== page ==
P-26 Peashooter: The Best Fighter of World War II?
This design was actually a big deal for the time and helped the Air Force modernize between the World Wars.
With a nickname like “Peashooter” you’d probably not think much of such a fighter aircraft. In 1941 the Boeing P-26 essentially lived up to the despairing moniker. But go back to 1932 and it was quite a different story, and at the time the P-26 was actually quite the airplane.
It was considered a technological breakthrough when it first took flight, and it was also notable for being the U.S. Army Air Corps’ first all-metal monoplane in regular service, and the first to introduce flaps to aid in landing. It actually earned the nickname as it could fly much faster in level flight than the older wood and fabric biplanes, while it could also land at much higher speeds, upwards of 83 mph. In the skies it could reach a top speed of 227 miles per hour and had a range of 360 miles.
It was also notable for its place on the aviation evolutionary tree.
Even with its modern monoplane design and all-metal construction, the Peashooter retained some traditional features from earlier aircraft including an open cockpit, fixed landing gear and notable external wing bracings. While it was revolutionary in its design, it was still the last Air Corps fighter to have such obsolete characteristics.
After the first of three prototypes took to the skies in March 1932, the Army Air Corps ended up ordering a total of 111 of the original P-26A production version, and then twenty-five of the later B and C models. It officially entered service in 1934, and despite the progress that was made in aviation design in the 1930s, the Peashooter remained the Air Corps’ front-line fighter until 1938 when it was quickly replaced by the Curtiss P-36A and the Seversky P-35. Even as late as 1938, it was among the fastest fighters in the skies.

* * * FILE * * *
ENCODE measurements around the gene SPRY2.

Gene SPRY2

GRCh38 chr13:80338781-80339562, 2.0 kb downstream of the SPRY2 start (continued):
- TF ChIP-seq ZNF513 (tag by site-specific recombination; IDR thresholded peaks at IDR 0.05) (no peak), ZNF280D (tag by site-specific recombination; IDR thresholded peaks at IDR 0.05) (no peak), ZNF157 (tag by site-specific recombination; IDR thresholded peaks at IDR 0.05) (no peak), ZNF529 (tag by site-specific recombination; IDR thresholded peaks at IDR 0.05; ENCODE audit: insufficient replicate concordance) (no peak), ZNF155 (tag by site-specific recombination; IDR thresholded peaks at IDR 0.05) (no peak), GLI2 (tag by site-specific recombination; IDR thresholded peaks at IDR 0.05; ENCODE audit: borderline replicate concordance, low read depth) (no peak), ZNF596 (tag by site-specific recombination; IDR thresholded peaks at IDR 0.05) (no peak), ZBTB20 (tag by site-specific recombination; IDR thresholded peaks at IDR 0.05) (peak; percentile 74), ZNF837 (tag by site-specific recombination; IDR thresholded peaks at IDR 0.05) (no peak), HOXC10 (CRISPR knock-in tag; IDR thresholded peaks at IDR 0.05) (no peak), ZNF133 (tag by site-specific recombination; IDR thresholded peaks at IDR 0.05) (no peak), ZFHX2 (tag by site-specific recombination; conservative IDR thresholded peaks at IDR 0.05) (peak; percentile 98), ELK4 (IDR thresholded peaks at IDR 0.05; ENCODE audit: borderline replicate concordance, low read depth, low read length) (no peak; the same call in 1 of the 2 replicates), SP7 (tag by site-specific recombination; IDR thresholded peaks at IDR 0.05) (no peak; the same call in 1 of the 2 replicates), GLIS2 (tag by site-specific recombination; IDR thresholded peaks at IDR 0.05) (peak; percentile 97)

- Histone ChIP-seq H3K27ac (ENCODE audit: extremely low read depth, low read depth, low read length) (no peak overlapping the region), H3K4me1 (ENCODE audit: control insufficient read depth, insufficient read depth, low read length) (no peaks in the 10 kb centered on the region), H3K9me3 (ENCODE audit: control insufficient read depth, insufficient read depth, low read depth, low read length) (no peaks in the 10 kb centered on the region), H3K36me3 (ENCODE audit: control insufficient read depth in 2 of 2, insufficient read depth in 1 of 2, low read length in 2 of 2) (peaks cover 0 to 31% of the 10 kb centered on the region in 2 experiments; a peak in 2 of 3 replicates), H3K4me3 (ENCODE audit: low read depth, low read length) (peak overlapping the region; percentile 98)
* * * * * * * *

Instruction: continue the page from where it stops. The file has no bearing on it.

It was initially armed with two .30 caliber machine guns, while one was later upgraded to a .50 caliber. It could also carry either two 100-pound bombs or a total of five 31-pound bombs for use in ground-support missions.
In addition to service with the United States Army Air Corps, the P-26 Peashooter also was exported to the Republic of China, where it was used in combat against the Japanese, and reportedly proved capable against the Mitsubishi A6M Zero; while in 1941 the government of the Philippines also employed the P-26 against Japanese forces. The last of the Air Corps’ P-26s served to defend the Panama Canal until 1942, when the seven aircraft were subsequently exported to Guatemala. In service with the Fuerza Aérea Guatemalteca (Guatemala Air Force), the planes were only retired in 1956—well into the early days of the jet age!
Only two original Peashooters remain today, and only one is airworthy. Obtained from Guatemala, it is owned by the Planes of Fame Air Museum in Chino, California and has been regularly featured in the Planes of Fame Air Show. The second aircraft is in the collection of the National Air and Space Museum, and it had also been transferred to Guatemala before ending its service.
Three replicas are also on display respectively at the National Museum of the United States Air Force, the San Diego Air and Space Museum and the Military Aviation Museum in Virginia Beach. There have also been efforts on-ongoing since 1991 to build airworthy replicas of the most evolutionary of Army Air Corps fighters.
Peter Suciu is a Michigan-based writer who has contributed to more than four dozen magazines, newspapers and websites. He regularly writes about military small arms, and is the author of several books on military headgear including A Gallery of Military Headdress, which is available on Amazon.com.